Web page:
Latex is very “sticky” and layers don’t slide over each other as much as “smoother” foams. Of course there is always the option to glue the layers together but with latex this is much less necessary and has the disadvantage that you can’t easily replace the layers.
So the stickiness along with the elasticity of latex means that it doesn’t really “buckle” and acts more like a single layer. If latex was less elastic or less sticky then the top layer would indeed tend to buckle more (the outer edges would pull into the middle) and then it would be wise to glue the layers. Unglued layers will be a little softer than glued layers just like a topper will be a little softer than a similar layer that was in the top layer of a mattress but inside the mattress ticking. The mattress ticking (cover) also helps to keep them all together.
As long as the top layer is thick enough so that by the time you sink into the layer below it has become firmer and somewhat “matches” the firmer layer underneath it (foam gets firmer as it compresses more) then you won’t feel the layer below it and it will just be a gradual transition. If the top layer is too thin and soft and has a much firmer layer below it then you may feel the firmness or “transition” into the layer below it but this would be because of the difference in the firmness of the foams in combination with the thinness of the top layer not because the layers were loose or “buckling”.
Even when a mattress has a top layer that is cut in half and uses a different firmness of foam on each side of the mattress (to accommodate differences in a couple) you still won’t feel the “cut” because of the natural elasticity of the latex even though you would of course notice the difference in firmness on each side.
Thanks Phoenix. Makes sense. The Custom Sleep Design store has 6", 3", and 2" layers. Do you understand their need for measurements if you cannot make the same piece of foam have different ILD ratings. Why do they need the measurements of the shoulders and hips if it is the same ILD for the single foam piece?
Do you know of any manufactures in the Atlanta area?
Yes, I have talked with them at length about their mattress design and the theories and practice behind it. Each of the top two layers are zoned with separate ILD’s of softer foam in the upper roughly 1/3 area (under the shoulders) and with firmer foam in the remaining lower area (under the hips). Both the 2" layer and the 3" layer have separate zoning with the middle layer being firmer than the upper layer (although not as firm as the bottom 6"). In addition to this … the place where the two layers are cut allows the firmer foam in the lower part of the 2" layer to overlap the softer part of the 3" layer by a couple of inches so there is about 2" of gentle slightly firmer support in the arch of the back. The cut lines and the ILD’s are chosen according to each persons unique measurements, weight, sleeping positions, and preferences so that they are custom designed for each individual. They also offer layer exchanges for each “part” if it isn’t perfect in actual use.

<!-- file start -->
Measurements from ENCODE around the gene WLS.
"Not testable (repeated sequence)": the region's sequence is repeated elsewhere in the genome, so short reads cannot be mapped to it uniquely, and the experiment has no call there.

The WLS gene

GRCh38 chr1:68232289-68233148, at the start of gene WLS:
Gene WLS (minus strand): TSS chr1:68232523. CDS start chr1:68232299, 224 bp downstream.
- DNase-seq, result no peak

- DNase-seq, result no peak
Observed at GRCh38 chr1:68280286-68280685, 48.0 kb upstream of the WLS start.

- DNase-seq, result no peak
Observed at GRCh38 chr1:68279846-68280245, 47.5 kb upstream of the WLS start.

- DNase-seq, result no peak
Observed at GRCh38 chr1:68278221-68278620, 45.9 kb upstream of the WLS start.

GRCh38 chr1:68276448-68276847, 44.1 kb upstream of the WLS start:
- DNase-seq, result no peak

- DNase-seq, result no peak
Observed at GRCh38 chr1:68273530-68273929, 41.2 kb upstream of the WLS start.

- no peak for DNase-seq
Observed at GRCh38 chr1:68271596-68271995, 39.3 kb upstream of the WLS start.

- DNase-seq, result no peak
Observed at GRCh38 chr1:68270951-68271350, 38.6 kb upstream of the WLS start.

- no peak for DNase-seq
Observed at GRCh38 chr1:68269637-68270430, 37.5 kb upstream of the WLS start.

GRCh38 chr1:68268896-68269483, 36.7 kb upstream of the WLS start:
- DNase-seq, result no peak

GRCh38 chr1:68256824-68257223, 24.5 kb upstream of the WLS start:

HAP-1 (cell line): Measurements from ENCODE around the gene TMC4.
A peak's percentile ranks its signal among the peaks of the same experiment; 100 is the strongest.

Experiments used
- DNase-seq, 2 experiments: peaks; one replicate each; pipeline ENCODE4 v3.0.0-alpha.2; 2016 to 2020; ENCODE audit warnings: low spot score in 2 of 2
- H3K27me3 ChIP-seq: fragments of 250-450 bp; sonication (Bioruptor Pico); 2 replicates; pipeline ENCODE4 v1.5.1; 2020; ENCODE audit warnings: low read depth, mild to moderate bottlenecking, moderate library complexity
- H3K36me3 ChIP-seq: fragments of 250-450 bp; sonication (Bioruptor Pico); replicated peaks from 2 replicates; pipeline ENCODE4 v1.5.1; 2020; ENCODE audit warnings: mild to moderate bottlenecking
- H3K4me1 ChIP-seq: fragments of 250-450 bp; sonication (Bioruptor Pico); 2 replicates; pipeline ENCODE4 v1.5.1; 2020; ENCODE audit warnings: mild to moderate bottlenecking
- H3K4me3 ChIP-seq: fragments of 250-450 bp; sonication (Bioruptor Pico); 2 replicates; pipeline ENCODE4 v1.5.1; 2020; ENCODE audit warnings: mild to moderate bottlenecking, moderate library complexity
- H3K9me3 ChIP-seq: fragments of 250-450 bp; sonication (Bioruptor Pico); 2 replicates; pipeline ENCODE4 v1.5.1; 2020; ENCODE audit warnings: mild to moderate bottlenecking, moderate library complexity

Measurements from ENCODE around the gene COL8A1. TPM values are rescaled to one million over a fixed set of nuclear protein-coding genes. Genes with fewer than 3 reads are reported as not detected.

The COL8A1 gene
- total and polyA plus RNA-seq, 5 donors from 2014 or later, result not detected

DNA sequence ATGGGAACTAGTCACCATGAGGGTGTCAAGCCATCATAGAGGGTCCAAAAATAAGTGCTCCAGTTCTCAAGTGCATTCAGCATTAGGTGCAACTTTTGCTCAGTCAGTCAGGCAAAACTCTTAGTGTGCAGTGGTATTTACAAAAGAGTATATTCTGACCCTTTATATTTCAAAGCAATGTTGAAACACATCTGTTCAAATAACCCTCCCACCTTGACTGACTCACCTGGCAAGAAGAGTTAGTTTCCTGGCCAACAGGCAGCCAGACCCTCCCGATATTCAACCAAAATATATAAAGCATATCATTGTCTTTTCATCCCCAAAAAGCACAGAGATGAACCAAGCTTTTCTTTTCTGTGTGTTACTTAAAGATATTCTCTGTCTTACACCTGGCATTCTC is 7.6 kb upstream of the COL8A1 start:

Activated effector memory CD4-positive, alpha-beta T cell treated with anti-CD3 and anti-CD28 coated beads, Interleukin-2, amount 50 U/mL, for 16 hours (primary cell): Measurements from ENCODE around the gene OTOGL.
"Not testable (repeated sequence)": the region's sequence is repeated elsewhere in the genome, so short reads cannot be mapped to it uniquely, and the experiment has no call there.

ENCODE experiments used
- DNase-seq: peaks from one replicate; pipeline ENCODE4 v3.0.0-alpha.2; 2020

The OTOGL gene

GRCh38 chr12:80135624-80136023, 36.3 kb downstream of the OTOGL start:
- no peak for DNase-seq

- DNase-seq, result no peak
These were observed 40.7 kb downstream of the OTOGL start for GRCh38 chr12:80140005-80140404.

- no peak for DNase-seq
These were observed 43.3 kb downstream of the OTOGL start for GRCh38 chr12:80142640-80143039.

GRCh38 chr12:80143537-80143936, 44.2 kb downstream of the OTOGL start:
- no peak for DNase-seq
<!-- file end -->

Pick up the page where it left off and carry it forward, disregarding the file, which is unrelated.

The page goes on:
If you look at the example on their front page (lower right and click on larger view) … you’ll see the different sections which can be customized (each color is a different piece and ILD of Talalay latex). The exact size and ILD of the pieces are chosen for each individual.
While they are a premium mattress with a higher than “normal” price if you only go by the amount of latex … they are also unique and exceptionally “accurate” because of the individual and unique zoning and design of each mattress.
Regarding the Atlanta area … Post #2 and #6in this thread should be helpful
Both natural and synthetic rubber is equally “latex”. Dunlop in both natural and blended is also latex. The difference is that the all natural uses only natural latex (NR) and the blend uses a blend of natural and synthetic (SBR) latex.
Their standard version would use blended Talalay latex. Since they also have access to both types of Talalay latex material, I imagine that they could also include the all natural Talalay rather than the blended Talalay as a special order but the cost would be higher and the choices of ILD (softness/firmness) would be less because all natural latex doesn’t come in the same variety of firmness levels. Blended Talalay is also a more consistent material and in the lower ILD’s is more durable than the all natural version (and has a shorter warranty).
The difference in feel between them is very little and most people wouldn’t know which they were laying on. Both can satisfy someone’s pressure relief and alignment needs (elements of comfort) although again the blended would allow for more options in the layering of the mattress (could be more customized) than the all natural.
May i suggest checking this website for latex mattress information if you haven’t already. Watch all videos on the page. I think it would be very helpful to you and answer a lot of you concerns. www.HabitatFurnishings.com I hope this help in making your final decision.
While Habitat makes some nice latex mattresses, they are certainly not the best value compared to many other online choices including several of the factory direct manufacturers of this site (and many others) which sell factory direct. They have been mentioned in several forum posts including post #4 here and post #2 here
They are nice enough but in terms of value, they don’t compete very well with most of the better online options or many local manufacturers.